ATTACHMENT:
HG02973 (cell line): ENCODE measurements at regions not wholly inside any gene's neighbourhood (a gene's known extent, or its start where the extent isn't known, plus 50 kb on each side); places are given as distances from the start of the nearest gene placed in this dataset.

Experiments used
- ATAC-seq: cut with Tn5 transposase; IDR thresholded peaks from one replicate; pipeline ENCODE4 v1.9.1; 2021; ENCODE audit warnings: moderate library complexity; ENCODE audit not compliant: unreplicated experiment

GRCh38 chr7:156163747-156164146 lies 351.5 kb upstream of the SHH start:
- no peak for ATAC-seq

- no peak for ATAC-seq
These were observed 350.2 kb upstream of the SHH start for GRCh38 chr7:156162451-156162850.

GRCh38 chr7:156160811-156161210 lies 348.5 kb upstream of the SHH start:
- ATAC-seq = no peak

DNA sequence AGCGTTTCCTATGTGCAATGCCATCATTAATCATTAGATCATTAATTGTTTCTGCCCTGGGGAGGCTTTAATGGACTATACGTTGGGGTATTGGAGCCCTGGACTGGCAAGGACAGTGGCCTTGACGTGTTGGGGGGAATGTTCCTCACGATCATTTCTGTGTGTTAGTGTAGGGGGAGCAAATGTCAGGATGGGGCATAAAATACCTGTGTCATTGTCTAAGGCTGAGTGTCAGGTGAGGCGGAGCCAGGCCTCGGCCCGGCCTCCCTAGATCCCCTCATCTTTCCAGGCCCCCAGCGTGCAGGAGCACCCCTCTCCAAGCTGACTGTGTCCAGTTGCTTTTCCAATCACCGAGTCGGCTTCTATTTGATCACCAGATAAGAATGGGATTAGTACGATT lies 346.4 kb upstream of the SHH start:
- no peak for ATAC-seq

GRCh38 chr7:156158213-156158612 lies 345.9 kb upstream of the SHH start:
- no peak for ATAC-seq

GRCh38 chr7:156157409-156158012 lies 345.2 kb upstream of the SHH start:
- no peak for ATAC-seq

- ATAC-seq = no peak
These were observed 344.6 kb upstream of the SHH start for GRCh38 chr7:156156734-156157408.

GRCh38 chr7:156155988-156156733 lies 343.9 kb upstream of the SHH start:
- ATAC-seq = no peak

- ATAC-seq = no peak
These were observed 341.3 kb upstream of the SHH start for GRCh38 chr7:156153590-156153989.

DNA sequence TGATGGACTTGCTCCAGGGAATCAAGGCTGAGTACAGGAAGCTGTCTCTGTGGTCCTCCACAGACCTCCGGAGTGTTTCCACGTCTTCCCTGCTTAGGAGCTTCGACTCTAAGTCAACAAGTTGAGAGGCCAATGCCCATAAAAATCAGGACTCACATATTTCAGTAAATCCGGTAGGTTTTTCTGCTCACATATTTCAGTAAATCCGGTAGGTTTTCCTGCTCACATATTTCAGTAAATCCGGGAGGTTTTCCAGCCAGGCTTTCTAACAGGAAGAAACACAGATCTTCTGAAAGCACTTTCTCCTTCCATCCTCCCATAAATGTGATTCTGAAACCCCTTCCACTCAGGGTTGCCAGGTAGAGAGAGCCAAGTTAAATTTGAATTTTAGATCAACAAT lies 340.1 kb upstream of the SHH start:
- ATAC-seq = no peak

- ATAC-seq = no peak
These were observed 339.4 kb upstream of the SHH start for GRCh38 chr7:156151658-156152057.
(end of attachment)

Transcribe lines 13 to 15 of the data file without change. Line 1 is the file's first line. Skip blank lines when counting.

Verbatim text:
- no peak for ATAC-seq

GRCh38 chr7:156157409-156158012 lies 345.2 kb upstream of the SHH start:
- no peak for ATAC-seq